Making Government Information Open and Machine Readable

05.09.13 | 1 min read | Text by Steven Aftergood

An executive order issued by President Obama today directs that “the default state of new and modernized Government information resources shall be open and machine readable.”

“As one vital benefit of open government, making information resources easy to find, accessible, and usable can fuel entrepreneurship, innovation, and scientific discovery that improves Americans’ lives and contributes significantly to job creation,” states Executive Order 13642 on Making Open and Machine Readable the New Default for Government Information.

The new order was welcomed by the Sunlight Foundation, a proponent of open access to government data, particularly because it establishes a requirement to produce an inventory of “datasets that can be made publicly available but have not yet been released.” That will facilitate enforcement and advancement of the open data agenda, Sunlight said.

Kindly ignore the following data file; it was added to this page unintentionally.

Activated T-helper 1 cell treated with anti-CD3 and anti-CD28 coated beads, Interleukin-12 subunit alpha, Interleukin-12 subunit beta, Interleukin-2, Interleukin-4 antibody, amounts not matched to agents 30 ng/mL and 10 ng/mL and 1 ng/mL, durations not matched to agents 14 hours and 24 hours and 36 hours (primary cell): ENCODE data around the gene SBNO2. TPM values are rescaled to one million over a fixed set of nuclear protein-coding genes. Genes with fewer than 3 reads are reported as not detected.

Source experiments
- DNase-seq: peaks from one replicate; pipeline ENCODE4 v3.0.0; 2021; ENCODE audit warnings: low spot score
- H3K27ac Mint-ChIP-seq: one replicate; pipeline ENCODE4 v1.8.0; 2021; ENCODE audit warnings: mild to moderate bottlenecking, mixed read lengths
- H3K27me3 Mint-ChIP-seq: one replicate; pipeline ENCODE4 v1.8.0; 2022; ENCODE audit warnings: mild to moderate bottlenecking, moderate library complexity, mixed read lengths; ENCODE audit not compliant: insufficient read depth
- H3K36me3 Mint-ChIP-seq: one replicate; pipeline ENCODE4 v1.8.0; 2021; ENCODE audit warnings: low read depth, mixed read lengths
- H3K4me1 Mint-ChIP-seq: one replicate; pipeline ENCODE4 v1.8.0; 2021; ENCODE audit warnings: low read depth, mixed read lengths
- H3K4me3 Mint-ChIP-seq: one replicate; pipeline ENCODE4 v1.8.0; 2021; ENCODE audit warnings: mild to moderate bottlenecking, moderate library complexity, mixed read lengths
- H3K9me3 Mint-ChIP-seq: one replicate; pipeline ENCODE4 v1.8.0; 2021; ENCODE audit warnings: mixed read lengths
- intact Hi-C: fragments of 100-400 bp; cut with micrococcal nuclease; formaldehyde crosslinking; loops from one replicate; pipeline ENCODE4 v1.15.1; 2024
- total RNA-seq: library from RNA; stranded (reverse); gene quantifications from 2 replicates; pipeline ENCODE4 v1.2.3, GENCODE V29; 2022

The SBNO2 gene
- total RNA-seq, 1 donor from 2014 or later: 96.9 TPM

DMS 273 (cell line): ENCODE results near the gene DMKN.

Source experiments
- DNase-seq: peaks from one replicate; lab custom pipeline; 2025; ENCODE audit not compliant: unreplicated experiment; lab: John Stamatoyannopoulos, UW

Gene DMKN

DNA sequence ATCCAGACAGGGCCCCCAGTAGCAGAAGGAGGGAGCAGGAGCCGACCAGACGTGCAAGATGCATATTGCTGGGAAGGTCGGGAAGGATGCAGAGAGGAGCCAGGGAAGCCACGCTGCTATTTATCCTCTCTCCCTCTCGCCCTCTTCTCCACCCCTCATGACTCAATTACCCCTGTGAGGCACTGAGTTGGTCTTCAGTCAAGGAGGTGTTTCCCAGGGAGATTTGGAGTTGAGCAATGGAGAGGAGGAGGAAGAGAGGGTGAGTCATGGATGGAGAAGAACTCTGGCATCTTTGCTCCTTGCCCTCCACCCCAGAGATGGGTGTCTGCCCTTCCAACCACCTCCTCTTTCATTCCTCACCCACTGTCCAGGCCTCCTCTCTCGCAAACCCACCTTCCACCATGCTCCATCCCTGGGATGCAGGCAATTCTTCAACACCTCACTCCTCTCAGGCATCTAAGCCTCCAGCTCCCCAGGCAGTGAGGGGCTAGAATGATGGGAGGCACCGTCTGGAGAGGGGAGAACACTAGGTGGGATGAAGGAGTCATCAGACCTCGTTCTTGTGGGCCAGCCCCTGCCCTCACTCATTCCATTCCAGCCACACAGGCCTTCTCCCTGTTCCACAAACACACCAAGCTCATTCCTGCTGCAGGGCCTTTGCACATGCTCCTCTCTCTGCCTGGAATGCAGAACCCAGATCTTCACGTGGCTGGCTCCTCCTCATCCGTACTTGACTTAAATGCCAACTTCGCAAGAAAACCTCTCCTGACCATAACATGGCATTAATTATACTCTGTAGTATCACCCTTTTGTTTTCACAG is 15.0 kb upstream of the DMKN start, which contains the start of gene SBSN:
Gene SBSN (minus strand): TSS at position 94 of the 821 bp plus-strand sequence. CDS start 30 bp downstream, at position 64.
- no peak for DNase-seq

While one wants to believe in the efficacy of the order and to affirm the good faith intentions behind it, it is necessary to recognize how remote it is from current practice, particularly in the contentious realm of national security information.

The CIA, for example, has stubbornly refused to release the contents of its CREST database of declassified documents, even though the documents contained there are entirely declassified.  The CREST database is not open, it’s not machine-readable, and you can’t have a copy.

Meanwhile, the Obama White House itself has refused to publish even its unclassified Presidential Policy Directives (with a few exceptions), forcing requesters to litigate for access, or to surrender.

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